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05 Sep 2018

BY Sophie Griffiths

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Hot weather and football success - but nothing put people off their holidays

This week, we learned England officially had its hottest summer on record (the rest of the UK had to settle for joint hottest after tying with 1976, 2003 and 2006).

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Why people kept calm and carried on travelling this summer

The weather, coupled with England’s eyebrow-raising performance in the World Cup – the first time the team had managed to reach the semi-finals in 28 years – would typically have been received with frustration by the trade.

 

So it was heartening this week to learn of agents’ upbeat reactions to the summer’s trading, in spite of the recordbreaking heat and England’s footballing prowess.

 

Bookings in early July were admittedly a little slow, or as Holidaysplease’s Richard Dixon put it, “like trying to get a big, heavy train moving”.

 

But for many agencies, it seems August delivered record-breaking sales. The typically more cautious travel commentators tell TTG that even those who experienced a particularly challenging summer have seen “signs of a revival” (p10 of this week’s TTG).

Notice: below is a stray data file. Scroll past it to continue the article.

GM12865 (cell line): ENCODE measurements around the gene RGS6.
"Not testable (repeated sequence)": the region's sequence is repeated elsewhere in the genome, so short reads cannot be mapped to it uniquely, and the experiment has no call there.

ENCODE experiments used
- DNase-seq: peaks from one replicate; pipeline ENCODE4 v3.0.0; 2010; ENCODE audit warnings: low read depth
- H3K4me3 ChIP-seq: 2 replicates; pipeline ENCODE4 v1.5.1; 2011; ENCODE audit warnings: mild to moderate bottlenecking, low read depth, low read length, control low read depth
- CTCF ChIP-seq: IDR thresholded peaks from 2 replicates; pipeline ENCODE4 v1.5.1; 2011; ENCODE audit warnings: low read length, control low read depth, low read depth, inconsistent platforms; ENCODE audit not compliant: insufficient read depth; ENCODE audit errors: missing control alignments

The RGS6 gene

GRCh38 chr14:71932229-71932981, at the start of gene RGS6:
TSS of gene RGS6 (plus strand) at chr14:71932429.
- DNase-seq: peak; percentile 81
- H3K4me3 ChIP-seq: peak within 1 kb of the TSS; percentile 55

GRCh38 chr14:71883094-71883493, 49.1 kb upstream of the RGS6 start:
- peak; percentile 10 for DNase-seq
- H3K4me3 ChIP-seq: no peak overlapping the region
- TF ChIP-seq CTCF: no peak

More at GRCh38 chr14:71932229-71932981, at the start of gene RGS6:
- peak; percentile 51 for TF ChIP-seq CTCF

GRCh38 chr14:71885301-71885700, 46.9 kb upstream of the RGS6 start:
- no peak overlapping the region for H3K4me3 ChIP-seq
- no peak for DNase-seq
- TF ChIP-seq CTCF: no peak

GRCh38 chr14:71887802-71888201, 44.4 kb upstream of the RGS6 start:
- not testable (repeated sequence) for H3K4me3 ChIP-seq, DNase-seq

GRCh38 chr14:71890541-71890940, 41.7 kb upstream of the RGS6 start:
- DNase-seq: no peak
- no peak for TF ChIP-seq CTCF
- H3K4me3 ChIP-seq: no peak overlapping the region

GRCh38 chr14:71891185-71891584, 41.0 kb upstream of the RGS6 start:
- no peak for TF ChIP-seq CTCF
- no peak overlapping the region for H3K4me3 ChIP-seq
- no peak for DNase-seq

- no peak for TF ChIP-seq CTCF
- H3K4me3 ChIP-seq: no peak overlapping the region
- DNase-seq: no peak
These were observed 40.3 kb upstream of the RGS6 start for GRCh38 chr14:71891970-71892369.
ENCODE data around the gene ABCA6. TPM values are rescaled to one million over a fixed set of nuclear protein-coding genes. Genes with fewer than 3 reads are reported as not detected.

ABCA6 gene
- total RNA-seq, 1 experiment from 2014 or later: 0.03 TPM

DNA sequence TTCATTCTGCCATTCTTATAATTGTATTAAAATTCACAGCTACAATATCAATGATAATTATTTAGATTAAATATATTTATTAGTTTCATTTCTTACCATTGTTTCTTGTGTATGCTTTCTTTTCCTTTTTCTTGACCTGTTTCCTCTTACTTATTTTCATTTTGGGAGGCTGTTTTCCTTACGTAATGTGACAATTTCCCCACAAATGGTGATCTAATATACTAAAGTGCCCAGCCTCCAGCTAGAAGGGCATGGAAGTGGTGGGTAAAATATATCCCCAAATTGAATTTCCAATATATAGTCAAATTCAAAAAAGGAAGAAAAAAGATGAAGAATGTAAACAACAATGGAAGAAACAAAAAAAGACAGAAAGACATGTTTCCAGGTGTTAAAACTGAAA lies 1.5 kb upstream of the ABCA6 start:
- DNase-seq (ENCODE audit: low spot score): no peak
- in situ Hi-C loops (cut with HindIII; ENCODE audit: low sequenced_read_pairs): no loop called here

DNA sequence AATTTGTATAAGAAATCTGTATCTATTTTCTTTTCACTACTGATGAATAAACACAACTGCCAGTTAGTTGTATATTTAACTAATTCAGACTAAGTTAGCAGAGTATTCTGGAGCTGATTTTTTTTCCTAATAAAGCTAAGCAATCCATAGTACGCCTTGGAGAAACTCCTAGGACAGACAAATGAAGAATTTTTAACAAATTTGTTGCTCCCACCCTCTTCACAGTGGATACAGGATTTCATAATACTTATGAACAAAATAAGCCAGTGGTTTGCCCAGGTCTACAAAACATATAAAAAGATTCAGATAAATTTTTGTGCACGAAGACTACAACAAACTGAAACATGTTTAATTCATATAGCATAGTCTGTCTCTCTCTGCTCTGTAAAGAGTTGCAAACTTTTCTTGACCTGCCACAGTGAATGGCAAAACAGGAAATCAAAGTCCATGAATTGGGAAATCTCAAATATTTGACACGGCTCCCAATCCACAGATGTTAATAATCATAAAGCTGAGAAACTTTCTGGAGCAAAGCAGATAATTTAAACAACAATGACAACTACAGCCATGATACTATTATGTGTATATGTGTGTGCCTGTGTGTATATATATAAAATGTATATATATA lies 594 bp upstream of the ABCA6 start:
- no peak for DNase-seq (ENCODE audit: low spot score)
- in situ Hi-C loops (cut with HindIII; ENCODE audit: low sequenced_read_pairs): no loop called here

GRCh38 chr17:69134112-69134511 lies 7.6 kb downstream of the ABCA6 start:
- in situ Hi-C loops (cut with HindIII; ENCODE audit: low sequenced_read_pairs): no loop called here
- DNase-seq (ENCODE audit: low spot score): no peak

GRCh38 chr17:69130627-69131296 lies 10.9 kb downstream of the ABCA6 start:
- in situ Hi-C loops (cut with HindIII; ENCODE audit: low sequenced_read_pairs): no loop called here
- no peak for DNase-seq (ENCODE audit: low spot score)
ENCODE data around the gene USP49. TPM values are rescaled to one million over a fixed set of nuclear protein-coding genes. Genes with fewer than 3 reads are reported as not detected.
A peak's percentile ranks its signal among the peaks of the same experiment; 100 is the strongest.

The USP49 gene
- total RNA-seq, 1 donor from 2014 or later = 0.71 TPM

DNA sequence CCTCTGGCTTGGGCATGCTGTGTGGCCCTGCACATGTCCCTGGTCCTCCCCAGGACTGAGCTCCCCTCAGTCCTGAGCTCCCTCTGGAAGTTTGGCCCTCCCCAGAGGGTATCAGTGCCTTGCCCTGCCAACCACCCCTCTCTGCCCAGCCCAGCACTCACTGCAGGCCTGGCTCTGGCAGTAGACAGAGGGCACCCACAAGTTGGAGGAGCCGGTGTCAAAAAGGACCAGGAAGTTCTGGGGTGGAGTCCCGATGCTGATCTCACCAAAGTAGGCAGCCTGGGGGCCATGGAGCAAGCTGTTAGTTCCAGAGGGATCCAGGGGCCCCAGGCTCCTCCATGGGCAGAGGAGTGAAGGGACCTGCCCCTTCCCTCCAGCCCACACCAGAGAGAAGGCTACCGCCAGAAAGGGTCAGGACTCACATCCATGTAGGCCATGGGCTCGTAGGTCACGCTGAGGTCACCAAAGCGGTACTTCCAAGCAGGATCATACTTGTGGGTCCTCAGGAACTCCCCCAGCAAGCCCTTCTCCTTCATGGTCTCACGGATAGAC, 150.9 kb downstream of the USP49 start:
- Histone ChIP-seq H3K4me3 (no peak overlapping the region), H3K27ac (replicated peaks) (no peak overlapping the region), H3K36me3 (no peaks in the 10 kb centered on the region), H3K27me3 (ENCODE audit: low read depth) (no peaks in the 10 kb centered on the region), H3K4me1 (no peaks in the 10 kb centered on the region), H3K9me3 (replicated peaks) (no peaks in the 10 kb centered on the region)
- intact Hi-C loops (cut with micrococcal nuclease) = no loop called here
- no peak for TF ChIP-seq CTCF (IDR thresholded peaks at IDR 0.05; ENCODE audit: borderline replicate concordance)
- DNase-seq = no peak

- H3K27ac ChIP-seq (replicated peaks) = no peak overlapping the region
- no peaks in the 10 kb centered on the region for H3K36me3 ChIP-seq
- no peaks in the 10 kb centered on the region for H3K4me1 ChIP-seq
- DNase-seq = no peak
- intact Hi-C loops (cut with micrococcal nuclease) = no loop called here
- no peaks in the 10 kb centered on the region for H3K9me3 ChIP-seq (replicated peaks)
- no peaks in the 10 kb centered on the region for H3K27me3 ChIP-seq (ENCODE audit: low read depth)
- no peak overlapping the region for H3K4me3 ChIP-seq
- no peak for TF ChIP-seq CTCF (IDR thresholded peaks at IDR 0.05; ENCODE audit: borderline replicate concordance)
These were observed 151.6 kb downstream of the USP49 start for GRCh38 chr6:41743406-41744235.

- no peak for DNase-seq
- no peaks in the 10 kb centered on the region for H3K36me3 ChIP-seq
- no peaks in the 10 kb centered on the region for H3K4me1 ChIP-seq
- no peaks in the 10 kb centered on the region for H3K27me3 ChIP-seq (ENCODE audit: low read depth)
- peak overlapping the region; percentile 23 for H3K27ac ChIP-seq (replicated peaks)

What is of particular interest is where these customers are travelling. Because, significantly, it’s not the usual hotspots of recent years.

 

Spain – perennial favourite of Brits abroad – saw a 6% drop in UK visitor numbers in July, and experienced its first fall in overall tourist numbers for July in nine years. It is still the preferred destination of choice for UK tourists, but took a knock this summer as eastern Med resorts experienced a resurgence.

 

Turkey saw a 28% spike in British visitors in July – a figure likely to have risen further in August as tourists took advantage of the 40% fall in the lira’s value. Meanwhile, Tunisia – restored to the UK tourist map by the FCO in February – has been luring tourists back, albeit slowly (p5).

 

Crucially, this summer has shown holidays remain a necessary purchase, regardless of record-breaking weather, sporting success and – more importantly – ever-increasing Brexit uncertainty.

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